By Jeffrey H. Brochin, J.D.
Section 504 of the Rehabilitation Act and section 1557 of the ACA are pieces of spending clause legislation which disallow punitive damages, therefore, federal funding recipients were not on notice of liability for emotional distress.
A recipient of federal funds is not on notice of liability for emotional distress damages, therefore a patient’s discrimination complaint seeking damages for emotional distress cannot proceed. A federal appeals court has affirmed the order of dismissal entered by a district court in a case involving punitive damages claims purportedly arising under the Rehabilitation Act (RA) and the Patient Protection and Affordable Care Act (ACA) (P.L. 111-148) because that legislation is analogous to contract law, which does not provide for emotional distress damages (Cummings v. Premier Rehab Keller, P.L.L.C., January 24, 2020, Clement, E.).
Failure to provide ASL interpreter. A patient who was deaf from birth and who was also legally blind, contacted Premier Rehab Keller, P.L.L.C. (Premier) a physical therapy provider to treat her for back pain. Premier is a federal funding recipient. The patient primarily communicates in American Sign Language (ASL), and she requested an ASL interpreter from Premier. However, the provider declined the request and instead offered for her to communicate with the therapist using written notes, lipreading, and gesturing. The patient was also told she could bring her own ASL interpreter. She went to a different physical therapy provider whom she found to be unsatisfactory, and contacted Premier on two more occasions to renew her request, but was still refused.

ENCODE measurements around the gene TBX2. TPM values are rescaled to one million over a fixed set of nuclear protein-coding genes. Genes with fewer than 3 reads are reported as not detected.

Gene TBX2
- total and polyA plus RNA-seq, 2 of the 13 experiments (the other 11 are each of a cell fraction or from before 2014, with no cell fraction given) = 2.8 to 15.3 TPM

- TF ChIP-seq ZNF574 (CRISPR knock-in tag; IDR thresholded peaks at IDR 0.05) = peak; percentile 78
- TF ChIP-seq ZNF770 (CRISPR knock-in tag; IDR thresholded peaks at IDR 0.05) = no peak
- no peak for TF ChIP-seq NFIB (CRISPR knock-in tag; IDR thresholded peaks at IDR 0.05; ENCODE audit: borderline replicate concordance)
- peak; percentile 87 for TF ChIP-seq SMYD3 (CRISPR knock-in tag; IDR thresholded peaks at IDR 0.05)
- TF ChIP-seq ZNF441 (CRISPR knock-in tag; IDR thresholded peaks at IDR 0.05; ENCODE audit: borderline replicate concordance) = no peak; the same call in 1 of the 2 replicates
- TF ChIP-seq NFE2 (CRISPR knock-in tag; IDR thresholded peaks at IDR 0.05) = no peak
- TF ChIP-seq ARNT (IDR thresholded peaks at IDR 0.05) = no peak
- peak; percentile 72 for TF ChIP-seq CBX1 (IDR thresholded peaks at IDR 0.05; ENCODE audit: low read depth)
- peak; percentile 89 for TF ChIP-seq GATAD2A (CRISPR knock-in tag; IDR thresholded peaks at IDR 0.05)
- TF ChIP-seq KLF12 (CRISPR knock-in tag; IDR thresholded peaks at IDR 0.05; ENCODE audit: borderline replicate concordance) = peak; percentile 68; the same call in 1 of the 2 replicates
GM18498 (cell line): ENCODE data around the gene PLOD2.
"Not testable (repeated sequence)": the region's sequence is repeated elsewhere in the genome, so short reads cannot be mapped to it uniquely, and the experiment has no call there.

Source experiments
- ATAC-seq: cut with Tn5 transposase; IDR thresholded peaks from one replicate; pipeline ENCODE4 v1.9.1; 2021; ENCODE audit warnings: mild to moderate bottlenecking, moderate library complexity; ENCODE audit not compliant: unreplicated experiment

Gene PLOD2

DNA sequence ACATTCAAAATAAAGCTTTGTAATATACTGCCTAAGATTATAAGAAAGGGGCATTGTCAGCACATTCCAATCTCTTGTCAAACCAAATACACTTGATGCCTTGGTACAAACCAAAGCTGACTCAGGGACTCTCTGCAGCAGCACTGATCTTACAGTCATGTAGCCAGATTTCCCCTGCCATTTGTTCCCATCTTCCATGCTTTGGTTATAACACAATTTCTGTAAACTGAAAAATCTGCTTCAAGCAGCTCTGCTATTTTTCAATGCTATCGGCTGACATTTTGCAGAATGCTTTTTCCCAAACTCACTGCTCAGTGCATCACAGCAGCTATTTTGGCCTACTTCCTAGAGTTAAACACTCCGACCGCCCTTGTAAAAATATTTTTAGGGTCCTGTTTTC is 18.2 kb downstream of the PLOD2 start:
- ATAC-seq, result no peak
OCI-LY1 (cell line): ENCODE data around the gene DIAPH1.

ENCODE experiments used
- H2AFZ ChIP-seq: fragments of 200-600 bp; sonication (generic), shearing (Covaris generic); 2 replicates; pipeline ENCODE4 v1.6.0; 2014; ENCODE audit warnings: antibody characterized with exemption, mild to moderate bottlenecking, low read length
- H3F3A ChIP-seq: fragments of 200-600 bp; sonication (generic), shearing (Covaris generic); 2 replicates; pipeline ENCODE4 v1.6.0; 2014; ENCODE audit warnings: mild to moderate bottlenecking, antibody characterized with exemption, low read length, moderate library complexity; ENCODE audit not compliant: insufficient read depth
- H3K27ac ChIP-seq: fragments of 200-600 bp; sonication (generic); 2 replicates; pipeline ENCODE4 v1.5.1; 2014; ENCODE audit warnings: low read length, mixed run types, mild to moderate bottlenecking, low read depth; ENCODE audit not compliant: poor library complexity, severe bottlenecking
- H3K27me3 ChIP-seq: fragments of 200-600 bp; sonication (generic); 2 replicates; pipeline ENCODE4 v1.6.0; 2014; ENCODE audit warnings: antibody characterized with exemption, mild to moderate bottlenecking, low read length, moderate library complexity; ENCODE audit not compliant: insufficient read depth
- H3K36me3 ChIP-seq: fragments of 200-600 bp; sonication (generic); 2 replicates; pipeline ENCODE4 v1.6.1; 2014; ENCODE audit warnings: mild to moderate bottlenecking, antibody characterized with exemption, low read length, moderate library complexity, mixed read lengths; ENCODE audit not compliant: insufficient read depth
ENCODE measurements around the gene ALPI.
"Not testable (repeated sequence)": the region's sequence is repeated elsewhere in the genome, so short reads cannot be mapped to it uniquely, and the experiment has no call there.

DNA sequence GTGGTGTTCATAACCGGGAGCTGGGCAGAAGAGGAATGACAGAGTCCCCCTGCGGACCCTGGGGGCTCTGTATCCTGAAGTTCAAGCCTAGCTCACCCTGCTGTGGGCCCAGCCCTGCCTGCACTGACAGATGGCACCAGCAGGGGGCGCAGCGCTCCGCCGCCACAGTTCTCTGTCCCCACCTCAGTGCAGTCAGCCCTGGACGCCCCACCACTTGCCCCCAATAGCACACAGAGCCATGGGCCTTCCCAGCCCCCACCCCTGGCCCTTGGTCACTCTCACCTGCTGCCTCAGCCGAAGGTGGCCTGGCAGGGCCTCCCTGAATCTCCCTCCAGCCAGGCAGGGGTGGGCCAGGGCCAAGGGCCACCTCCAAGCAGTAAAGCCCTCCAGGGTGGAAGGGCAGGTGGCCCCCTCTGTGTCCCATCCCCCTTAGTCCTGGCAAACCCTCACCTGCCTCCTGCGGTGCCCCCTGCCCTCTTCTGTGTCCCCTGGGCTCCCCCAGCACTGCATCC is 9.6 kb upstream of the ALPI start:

She filed suit against Premier alleging violations of section 302 of the Americans with Disabilities Act (ADA), section 504 of the RA; section 1557 of the ACA; and the Texas Human Resources Code. Premier moved to dismiss for lack of subject matter jurisdiction which the district court granted. For the reasons cited below, the appeals court affirmed.
Spending Clause legislation. The Fifth Circuit noted that both the RA and ACA are spending clause legislation, and as such are comparable to contract law scenarios. The comparison to contract law is due to the fact that in return for federal funds, the recipients agree to comply with federally imposed conditions. Furthermore, the legitimacy of Congress’ power to legislate under the spending power rests on whether the federal-funding recipient voluntarily and knowingly accepts the contract’s terms. In cases in which funding recipients may be held liable for money damages, the court has regularly applied the contract-law analogy, including, as in the instant case, in private suits under spending clause legislation.
Emotional distress damages unavailable. Because emotional distress damages, like punitive damages, are traditionally unavailable in breach-of-contract actions, the district court held that Premier was not "on notice" that it could be liable for such damages. The U.S. Supreme Court has held that the fundamental question in evaluating damages in the context of spending clause legislation is whether the funding recipient is "on notice" that by accepting federal funding, it exposes itself to liability for the asserted damages. If funding recipients are not "on notice" for such liability, that remedy is not an appropriate relief.
The appeals court agreed that Premier was not on notice that it could be held liable for punitive damages under the RA or the ACA, for the patient’s emotional distress damages, and it therefore affirmed the granting of Premier’s motion to dismiss for lack of subject matter jurisdiction.
The case is No. 19-10169.
Attorneys: Andrew Rozynski (Eisenberg & Baum, LLP) for Jane Cummings. Brian Scott Bradley (Watson, Caraway, Midkiff & Luningham, LLP) for Premier Rehab Keller, P.L.L.C., d/b/a Premier Rehab, P.L.L.C.
Companies: Premier Rehab Keller, P.L.L.C., d/b/a Premier Rehab, P.L.L.C.
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